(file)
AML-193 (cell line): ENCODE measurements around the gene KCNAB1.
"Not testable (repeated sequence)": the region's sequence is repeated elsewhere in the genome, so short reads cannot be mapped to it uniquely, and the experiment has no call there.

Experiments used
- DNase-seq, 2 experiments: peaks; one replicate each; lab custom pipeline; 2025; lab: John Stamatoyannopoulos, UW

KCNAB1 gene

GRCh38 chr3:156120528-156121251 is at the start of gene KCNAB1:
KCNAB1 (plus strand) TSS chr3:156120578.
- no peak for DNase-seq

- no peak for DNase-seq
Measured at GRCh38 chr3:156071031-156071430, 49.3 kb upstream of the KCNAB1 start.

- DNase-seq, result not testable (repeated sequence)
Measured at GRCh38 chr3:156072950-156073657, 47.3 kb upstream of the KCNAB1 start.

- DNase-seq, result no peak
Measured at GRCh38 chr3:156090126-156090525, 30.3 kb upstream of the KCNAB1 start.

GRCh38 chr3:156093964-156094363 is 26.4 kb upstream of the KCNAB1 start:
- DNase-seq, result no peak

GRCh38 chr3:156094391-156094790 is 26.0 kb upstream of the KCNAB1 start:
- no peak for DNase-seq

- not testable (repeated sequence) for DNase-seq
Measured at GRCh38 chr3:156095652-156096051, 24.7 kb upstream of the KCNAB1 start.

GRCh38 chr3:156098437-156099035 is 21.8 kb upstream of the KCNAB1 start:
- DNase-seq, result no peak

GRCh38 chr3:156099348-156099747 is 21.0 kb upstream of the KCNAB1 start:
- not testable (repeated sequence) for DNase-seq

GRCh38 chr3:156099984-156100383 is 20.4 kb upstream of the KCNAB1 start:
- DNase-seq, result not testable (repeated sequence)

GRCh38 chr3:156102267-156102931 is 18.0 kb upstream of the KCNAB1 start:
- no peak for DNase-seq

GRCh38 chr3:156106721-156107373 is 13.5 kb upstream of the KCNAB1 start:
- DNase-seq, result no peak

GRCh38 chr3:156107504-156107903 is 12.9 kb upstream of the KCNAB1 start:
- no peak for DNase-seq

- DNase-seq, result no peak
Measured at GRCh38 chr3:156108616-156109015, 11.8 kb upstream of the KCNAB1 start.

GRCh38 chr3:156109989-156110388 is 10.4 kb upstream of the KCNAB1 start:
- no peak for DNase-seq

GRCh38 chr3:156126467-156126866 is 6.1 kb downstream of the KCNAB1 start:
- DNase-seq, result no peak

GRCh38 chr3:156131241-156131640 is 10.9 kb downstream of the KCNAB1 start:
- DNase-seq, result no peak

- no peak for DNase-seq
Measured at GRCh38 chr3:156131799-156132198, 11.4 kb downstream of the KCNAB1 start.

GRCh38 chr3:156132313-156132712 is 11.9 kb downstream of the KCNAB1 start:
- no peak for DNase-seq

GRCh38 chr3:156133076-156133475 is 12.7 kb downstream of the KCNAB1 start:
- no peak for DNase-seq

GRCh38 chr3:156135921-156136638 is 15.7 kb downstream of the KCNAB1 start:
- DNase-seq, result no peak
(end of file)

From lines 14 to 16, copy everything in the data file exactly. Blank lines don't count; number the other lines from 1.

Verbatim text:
Measured at GRCh38 chr3:156090126-156090525, 30.3 kb upstream of the KCNAB1 start.

GRCh38 chr3:156093964-156094363 is 26.4 kb upstream of the KCNAB1 start:
- DNase-seq, result no peak